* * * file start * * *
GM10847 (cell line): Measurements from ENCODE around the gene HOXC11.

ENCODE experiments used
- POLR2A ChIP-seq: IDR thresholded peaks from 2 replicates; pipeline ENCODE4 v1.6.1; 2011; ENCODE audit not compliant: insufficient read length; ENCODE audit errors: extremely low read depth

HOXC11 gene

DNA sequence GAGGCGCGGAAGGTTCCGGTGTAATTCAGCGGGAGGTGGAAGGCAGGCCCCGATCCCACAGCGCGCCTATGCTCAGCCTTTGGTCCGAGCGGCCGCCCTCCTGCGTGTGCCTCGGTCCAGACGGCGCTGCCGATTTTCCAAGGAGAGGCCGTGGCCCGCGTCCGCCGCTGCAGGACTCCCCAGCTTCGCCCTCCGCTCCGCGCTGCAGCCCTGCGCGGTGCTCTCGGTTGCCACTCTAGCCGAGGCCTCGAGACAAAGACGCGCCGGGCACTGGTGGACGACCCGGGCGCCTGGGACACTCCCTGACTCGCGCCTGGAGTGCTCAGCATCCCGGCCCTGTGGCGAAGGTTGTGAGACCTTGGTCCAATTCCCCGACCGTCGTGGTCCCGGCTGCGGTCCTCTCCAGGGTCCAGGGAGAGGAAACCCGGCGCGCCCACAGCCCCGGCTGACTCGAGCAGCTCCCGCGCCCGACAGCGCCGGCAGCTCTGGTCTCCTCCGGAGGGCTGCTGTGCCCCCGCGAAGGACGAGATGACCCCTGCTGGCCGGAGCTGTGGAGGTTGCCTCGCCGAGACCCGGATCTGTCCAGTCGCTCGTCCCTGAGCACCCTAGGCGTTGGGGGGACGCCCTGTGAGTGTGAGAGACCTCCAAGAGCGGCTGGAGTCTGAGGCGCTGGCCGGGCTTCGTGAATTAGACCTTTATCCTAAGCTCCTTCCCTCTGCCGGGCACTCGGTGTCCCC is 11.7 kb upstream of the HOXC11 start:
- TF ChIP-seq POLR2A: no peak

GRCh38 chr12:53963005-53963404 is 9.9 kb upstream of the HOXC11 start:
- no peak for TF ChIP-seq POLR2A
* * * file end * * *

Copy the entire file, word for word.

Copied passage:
GM10847 (cell line): Measurements from ENCODE around the gene HOXC11.

ENCODE experiments used
- POLR2A ChIP-seq: IDR thresholded peaks from 2 replicates; pipeline ENCODE4 v1.6.1; 2011; ENCODE audit not compliant: insufficient read length; ENCODE audit errors: extremely low read depth

HOXC11 gene

DNA sequence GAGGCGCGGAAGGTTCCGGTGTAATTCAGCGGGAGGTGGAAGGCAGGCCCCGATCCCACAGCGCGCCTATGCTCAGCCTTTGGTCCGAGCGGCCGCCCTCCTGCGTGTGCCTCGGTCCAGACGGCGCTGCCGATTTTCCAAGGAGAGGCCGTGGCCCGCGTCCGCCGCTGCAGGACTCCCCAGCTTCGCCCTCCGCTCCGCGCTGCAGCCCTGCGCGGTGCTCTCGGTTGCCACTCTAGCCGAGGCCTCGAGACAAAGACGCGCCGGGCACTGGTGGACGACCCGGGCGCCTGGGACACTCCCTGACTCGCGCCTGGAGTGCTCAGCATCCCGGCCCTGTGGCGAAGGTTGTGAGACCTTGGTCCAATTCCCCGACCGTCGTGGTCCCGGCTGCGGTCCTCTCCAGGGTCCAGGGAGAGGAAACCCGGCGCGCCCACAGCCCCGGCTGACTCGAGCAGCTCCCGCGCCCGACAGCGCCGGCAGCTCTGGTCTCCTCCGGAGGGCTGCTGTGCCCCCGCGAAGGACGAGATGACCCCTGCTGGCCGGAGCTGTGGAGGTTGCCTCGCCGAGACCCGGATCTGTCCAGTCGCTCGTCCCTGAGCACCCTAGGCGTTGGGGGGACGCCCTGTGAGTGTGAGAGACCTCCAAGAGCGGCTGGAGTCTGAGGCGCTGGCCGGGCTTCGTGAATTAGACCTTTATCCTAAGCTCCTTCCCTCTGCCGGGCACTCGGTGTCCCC is 11.7 kb upstream of the HOXC11 start:
- TF ChIP-seq POLR2A: no peak

GRCh38 chr12:53963005-53963404 is 9.9 kb upstream of the HOXC11 start:
- no peak for TF ChIP-seq POLR2A